UK Politics

General Election Betting Guide: Five lessons to learn from past general elections

Britain will go to the polls on 4 July

With over 20 years experience of betting on elections, Paul Krishnamurty marks your card with five strategic pointers to help your politics betting...

  • Every election is unique

  • Micro-targeting has changed the dynamics

  • Try strategies that can pay even when wrong

1: Never refight the previous election

No matter which election, or country, this is the most common mistake. We remember the most recent and are tempted to assume the same dynamics apply. Trends regarding demographics, turnout, regional support. Even polling firms are guilty on occasion. Don't do it. The context of every election, anywhere, is unique.

Consider examples from recent UK general elections. In 2019, despite overwhelming evidence that the Tories were headed for a majority, that Brexit supporters were rallying around them and that Labour leader Jeremy Corbyn had become deeply unpopular, many bettors couldn't forget the previous election.

On that occasion, Corbyn had stunned the polls and markets with an historic late surge. Remainers turned out in disproportionate numbers for Labour. Their left-wing messaging and manifesto enthused younger voters and drove higher turnout than usual amongst them. Labour's vote in Brexit heartlands didn't collapse.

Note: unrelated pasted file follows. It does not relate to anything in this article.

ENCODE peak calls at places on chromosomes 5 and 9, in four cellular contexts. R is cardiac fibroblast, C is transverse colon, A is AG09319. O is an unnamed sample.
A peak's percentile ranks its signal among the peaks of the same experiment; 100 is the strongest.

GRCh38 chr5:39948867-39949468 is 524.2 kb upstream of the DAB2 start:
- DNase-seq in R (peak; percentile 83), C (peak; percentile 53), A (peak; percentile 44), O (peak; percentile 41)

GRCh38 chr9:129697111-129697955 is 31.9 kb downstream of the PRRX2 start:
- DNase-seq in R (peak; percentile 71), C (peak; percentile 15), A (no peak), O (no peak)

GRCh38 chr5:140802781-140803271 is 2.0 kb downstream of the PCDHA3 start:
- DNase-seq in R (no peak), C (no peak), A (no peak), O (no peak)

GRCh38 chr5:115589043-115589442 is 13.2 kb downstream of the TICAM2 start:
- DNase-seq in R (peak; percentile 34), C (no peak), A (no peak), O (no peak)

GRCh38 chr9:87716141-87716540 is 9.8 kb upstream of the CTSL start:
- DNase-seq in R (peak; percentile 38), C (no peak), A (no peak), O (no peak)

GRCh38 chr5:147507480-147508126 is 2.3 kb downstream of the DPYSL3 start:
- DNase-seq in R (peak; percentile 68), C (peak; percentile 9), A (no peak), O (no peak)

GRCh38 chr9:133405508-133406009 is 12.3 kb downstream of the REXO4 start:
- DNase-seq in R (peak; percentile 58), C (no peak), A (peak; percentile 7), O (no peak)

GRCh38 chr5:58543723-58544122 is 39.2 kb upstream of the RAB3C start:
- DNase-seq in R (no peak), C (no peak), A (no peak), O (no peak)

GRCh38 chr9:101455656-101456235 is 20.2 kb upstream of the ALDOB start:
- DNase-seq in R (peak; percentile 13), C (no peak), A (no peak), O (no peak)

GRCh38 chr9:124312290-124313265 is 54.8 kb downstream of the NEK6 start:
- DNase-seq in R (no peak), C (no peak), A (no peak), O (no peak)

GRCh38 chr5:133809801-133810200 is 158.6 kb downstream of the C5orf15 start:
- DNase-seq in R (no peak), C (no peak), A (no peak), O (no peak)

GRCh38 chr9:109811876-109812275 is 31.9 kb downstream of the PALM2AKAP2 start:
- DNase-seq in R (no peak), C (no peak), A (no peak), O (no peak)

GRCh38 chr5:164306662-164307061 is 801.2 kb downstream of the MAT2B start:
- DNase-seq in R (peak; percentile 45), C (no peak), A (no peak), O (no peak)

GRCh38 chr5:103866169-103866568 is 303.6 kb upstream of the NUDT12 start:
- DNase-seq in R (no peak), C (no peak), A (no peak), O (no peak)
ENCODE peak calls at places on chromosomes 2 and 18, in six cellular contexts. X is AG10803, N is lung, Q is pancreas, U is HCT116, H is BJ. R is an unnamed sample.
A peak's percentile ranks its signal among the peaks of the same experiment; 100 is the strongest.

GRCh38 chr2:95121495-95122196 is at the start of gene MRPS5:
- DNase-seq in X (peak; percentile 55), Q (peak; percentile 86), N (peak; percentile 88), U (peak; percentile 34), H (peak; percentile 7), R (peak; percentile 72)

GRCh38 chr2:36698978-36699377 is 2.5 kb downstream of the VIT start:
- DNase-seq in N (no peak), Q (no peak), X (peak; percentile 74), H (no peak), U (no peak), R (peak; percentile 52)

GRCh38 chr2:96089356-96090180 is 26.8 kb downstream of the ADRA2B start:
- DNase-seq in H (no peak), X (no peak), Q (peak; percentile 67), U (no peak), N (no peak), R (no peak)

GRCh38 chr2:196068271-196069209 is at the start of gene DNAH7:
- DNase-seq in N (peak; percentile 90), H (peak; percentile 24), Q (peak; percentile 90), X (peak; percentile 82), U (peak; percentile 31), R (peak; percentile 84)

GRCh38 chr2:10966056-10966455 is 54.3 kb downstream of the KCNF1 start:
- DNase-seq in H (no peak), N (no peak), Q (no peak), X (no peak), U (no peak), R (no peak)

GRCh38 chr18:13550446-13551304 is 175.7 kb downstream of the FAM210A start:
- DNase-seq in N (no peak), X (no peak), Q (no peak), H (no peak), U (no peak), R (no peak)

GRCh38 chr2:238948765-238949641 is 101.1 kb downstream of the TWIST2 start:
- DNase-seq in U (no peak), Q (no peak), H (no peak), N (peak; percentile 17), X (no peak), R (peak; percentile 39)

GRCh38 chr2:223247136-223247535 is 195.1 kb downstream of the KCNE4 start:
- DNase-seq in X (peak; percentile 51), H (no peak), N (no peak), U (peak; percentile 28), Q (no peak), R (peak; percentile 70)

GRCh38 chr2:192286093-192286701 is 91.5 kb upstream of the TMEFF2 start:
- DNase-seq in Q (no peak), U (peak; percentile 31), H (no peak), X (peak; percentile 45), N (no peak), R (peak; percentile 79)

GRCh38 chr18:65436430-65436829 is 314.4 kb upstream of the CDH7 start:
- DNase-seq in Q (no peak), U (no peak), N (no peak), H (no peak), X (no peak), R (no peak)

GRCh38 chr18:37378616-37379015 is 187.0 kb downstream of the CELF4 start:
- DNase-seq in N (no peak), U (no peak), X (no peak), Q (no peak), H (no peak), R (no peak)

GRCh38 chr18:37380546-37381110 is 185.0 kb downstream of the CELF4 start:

Consequently, the odds about a Tory majority held up despite evidence to the contrary. All it took was some Twitter rumours about higher turnout to lengthen those odds on polling day. But the polls were right and result at the very low end of Labour expectations.

One reason why 2017 was such a shock was that, in the two previous general elections and EU referendum, turnout amongst younger voters and Remainers had flopped. A belief grew that parties of the Left always underperformed. That proved extremely costly when Corbyn's Labour landed 99/1 and 249/1 bets on the vote share bands and defied Theresa May a majority.

Going back to 2015, the big miss was underestimating a Conservative majority. The market assumed that, as in 2010 and before, the Lib Dems would hold their own in the seats they held and force another hung parliament. In fact, their vote collapsed as anti-Tory supporters punished them for joining their coalition, and those better inclined towards the Tories feared a 'coalition of chaos' with Labour and the SNP. Again, big odds bets up to 33/1 were landed.

2: Largely ignore national swing

Media coverage will almost always report the average swing between parties across the country. Only rarely will regions, let alone voter sub-groups, be mentioned. But this measure is merely a guide to average sentiment and varies widely between regions and constituencies.

The higher a party's starting position, the further they have to fall. The lower they start, the further they have to rise. This is basic logic.

Consider various recent by-elections. In seats where the now unpopular Tories had previously been completely dominant - Tamworth, Wellingborough, Selby and Ainsty - the swing against them was way beyond the national average. The pro-Labour swing was historic.

But on the same day Labour produced their best ever result in Selby and Ainsty, they massively underperformed in Uxbridge and Ruislip - on the outskirts of London, where they had previously performed very well even in massive national defeat. The Tories landed an enormous upset.